From the best fiction books to the non-fiction ones, there are so many great titles in libraries and bookstores around the world. So how do you know when one of the greatest books of all time came out?
Well, we believe that the best books open our minds to new characters, perspectives, and worlds. You will stay with us long after you have read the last page.
These books make us want to share them with everyone. Our avid readers have also shared a list of recommended books they keep coming back to. To access this amazing list online, just make sure that your internet connection is strong and reliable. Consider switching your Internet Service Provider (ISP) if you experience connectivity lags. Cox Wifi is a good ISP to get, as they offer wall-to-wall coverage, that too at feasible rates.
Getting back to our list, these books have been chosen based on their evergreen appeal and attractive storylines.
1. Animal Farm by George Orwell
“Man serves the interests of no creature except himself.”
George Orwell’s Animal Farm touches on themes of oppression, rebellion, and repeating history. Animal Farm begins as an ambitious children’s adventure: following Mr. Jones, the owner of Manor Farm, who falls asleep drunk, all his animals are gathered in a large barn at the request of the old major, a 12-year-old pig.
The Major delivers a rousing political speech about the misfortune caused to them by their human guardians and their need to rise up against human tyranny.
This wonderful allegory of an oppressed society of overworked, abused animals and their quest to create a paradise of progress, justice, and equality has been fresh for over half a century and is one of the most scathing satires ever written and published.
2. Crying in H Mart by Michelle Zauner
“We’re all searching for a piece of home or a piece of ourselves…”
It is not uncommon for memoirs to chronicle the decline and aftermath of a loved one and what it means to move on.
Michelle Zauner’s framework is exquisitely detailed and wonderfully layered; both incidental in her individual essays and ongoing in her exploration of grief. Her depictions of motherhood and daughterhood are self-contained.
Crying in H Mart is about Zauner’s mother, Chongmi, and her downfall and death from cancer. The memoir does not begin directly with Chongmi, but with its effect. The cover essay shows Zauner as an adult shopping at H Mart in Korea, overcome with emotion. Anger that Korean women are allowed to live longer than their mothers. Tenderness as families bond over shared meals. Helplessness as she proclaims, “Am I still Korean if no one left to call and ask what brand of seaweed we used to buy?”
Zauner, a multiracial woman, sees her mother’s death as a fractional death of her identity.
3. All About Love by Bell Hooks
“Love is an act of will, both an intention and an action”
All About Love turned out to be a very exciting read, which was a pleasant surprise.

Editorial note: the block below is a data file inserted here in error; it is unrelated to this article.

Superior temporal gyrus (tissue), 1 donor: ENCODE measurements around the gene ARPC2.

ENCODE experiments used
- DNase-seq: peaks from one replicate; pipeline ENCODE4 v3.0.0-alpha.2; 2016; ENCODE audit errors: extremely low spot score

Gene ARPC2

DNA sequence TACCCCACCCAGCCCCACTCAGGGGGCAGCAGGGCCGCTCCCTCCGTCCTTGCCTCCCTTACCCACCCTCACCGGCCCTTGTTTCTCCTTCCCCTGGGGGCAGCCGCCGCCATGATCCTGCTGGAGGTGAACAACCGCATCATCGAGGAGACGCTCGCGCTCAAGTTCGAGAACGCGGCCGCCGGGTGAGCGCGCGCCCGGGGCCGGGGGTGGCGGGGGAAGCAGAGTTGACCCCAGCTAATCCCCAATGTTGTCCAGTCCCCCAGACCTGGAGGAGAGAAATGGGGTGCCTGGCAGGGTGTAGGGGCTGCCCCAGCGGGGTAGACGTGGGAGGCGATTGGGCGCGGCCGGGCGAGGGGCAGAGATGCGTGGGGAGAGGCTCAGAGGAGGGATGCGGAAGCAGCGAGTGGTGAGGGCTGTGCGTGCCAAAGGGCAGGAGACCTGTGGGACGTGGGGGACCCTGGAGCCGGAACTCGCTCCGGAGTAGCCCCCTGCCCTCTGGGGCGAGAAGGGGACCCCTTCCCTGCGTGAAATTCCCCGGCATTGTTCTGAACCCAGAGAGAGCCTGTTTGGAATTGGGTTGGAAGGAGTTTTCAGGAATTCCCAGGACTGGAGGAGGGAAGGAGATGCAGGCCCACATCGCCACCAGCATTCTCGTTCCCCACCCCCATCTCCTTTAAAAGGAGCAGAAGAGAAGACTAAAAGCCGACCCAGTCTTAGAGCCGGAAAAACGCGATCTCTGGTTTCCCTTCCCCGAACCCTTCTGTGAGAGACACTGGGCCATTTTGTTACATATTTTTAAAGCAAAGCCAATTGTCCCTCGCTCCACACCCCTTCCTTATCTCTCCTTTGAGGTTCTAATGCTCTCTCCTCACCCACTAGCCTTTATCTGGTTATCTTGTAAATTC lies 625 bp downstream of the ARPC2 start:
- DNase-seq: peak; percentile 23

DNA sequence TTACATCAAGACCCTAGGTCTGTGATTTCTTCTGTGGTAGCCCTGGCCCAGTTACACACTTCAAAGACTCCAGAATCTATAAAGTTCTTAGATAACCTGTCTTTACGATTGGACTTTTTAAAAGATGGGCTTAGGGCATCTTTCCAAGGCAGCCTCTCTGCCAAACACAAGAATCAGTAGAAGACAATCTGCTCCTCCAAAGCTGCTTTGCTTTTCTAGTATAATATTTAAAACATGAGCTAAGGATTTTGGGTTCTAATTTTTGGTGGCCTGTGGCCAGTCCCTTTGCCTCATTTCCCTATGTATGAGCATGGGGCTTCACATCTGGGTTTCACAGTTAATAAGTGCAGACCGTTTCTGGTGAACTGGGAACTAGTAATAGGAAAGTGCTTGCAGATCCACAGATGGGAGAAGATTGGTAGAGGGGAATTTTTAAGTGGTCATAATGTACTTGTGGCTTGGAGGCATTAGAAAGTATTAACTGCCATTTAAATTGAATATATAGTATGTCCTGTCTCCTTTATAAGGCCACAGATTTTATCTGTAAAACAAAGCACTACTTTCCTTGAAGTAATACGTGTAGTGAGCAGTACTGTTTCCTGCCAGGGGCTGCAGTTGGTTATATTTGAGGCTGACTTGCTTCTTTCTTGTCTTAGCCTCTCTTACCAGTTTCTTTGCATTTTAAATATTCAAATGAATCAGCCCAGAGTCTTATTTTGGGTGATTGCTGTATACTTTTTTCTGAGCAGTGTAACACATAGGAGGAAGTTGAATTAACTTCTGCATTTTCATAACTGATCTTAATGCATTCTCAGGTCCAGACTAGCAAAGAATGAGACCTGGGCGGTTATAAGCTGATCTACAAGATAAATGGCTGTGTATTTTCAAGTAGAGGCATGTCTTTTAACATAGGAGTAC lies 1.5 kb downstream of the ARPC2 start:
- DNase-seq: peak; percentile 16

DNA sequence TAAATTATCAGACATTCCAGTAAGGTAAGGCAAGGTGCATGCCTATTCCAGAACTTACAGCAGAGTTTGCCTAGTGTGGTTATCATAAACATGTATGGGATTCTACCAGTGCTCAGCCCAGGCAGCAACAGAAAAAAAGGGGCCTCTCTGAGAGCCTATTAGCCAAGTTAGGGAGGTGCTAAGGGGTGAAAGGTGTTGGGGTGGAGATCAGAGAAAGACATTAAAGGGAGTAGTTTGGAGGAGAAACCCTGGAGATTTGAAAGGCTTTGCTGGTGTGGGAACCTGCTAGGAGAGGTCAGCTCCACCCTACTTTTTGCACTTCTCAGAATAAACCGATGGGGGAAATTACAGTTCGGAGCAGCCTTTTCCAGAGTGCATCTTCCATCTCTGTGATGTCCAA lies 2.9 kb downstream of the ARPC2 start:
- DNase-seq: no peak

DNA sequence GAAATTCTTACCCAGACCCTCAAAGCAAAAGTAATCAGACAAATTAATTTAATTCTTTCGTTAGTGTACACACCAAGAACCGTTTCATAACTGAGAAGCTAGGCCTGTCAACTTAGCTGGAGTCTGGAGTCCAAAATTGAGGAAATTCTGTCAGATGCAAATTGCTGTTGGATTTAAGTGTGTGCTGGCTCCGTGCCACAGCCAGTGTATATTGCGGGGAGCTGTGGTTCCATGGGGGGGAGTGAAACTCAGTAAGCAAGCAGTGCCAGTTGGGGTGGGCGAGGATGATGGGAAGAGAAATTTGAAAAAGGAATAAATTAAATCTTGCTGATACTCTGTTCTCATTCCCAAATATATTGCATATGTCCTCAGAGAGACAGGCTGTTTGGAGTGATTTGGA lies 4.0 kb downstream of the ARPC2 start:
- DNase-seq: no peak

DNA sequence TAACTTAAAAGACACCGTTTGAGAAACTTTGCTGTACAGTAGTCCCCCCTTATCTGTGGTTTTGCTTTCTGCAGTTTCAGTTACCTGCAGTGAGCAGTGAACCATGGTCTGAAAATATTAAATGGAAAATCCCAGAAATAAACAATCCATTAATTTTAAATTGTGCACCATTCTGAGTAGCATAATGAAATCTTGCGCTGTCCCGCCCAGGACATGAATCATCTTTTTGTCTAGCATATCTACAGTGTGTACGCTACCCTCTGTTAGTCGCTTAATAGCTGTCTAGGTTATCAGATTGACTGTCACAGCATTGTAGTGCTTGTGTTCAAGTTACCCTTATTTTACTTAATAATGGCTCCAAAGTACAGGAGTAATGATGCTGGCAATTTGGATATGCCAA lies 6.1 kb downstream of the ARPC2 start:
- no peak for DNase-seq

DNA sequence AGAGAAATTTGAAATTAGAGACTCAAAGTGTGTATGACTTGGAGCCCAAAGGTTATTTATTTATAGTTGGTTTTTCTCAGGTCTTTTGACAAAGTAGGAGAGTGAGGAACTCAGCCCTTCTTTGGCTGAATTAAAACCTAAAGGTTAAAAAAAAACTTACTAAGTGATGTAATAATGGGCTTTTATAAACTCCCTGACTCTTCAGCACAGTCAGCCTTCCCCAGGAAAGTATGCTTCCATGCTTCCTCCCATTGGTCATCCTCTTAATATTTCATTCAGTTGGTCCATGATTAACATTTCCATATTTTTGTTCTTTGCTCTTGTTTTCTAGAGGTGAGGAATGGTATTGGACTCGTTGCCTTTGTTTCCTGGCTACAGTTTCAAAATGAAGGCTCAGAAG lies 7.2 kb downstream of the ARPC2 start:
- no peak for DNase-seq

I thought it was more like a “self-help” feeling and it gives some of it, but not all of it. She gives us a very grounded interpretation, critique, and advice about the concept of love in our culture.
Bell Hooks is clearly intelligent, with a remarkable ability to draw informed conclusions for universal problems/questions.
I sometimes wondered how she came to such conclusions. Much of this book is based on research she has done; She does a good job of citing her sources clearly. However, there are other instances where she makes rash claims that seem unfounded but make sense nonetheless.
4. A Wrinkle in Time by Madeleine L’Engle
“Believing takes practice.”
Madeleine L’Engle’s A Wrinkle in Time offers readers a fascinating and refreshingly strange encounter with the good and the beautiful, as well as some potential problems.
The five novels, the first of which is this, vary considerably in style and content: the first two are excellent reads for all ages, the middle two are more suitable for older teens, and the last novel is a depressing downside.
Although the books are sold as series today, they are independent works published over a 27-year period. Since novels vary greatly in quality, content, structure, and age, it is really necessary to evaluate each book separately, as is done below.
L’Engle’s series is a whimsical theological cosmology, perfectly filled with meaning and life, but not without some dubious elements.
Each book is unique and has its own audience.
In this book, through Meg’s struggles with her vices, her discovery of what true love will cost her, and L’Engle’s realistic and compassionate portrayal of human imperfection, the reader enters the drama of love and freedom.
The wonders of books are endless – they can take away your stress, increase your happiness and increase your intelligence. Whether you’ve ticked off some of the best books to read or are just starting to broaden your literary horizons, you should be familiar with the books you need to read before you die.